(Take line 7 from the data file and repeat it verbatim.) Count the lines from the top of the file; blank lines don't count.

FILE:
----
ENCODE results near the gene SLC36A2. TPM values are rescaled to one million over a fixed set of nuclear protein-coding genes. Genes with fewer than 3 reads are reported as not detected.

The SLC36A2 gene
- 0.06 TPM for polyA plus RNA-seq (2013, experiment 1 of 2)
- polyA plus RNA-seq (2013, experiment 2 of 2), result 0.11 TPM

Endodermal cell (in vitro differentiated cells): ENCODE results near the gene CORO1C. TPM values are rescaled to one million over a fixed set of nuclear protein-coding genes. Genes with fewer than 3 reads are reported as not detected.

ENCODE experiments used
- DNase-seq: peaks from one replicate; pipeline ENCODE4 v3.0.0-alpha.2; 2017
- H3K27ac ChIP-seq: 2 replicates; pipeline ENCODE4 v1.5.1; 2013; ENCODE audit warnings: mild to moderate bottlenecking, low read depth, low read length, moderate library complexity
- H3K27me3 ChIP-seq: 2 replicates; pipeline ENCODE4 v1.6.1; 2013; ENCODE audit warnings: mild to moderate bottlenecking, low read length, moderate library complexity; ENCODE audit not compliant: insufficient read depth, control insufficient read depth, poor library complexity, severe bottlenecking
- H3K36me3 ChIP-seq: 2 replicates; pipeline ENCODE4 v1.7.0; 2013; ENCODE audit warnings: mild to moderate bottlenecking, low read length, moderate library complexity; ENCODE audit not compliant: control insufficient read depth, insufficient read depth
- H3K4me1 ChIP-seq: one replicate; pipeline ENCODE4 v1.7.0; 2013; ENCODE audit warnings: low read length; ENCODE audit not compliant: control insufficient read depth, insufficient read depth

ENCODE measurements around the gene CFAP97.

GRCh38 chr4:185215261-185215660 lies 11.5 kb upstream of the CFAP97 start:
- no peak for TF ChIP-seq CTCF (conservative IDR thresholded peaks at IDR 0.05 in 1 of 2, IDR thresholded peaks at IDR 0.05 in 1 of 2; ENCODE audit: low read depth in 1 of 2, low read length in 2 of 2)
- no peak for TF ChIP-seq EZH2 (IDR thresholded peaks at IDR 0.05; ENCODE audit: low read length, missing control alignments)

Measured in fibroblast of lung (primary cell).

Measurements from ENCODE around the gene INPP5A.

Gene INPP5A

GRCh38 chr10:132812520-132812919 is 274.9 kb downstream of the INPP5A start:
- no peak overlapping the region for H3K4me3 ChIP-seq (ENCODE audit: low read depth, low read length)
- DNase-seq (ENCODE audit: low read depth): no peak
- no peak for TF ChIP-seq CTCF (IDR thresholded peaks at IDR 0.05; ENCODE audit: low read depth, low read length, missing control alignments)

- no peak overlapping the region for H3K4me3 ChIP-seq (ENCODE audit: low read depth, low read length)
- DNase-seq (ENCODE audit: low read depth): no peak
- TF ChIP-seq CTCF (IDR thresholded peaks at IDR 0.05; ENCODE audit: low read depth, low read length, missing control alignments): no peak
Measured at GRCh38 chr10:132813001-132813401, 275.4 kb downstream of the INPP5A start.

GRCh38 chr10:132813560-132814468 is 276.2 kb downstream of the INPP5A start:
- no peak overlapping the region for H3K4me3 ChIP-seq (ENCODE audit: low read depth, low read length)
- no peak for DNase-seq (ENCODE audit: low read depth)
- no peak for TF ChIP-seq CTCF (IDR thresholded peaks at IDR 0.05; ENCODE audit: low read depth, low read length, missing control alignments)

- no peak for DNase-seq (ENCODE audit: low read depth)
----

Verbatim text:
- DNase-seq: peaks from one replicate; pipeline ENCODE4 v3.0.0-alpha.2; 2017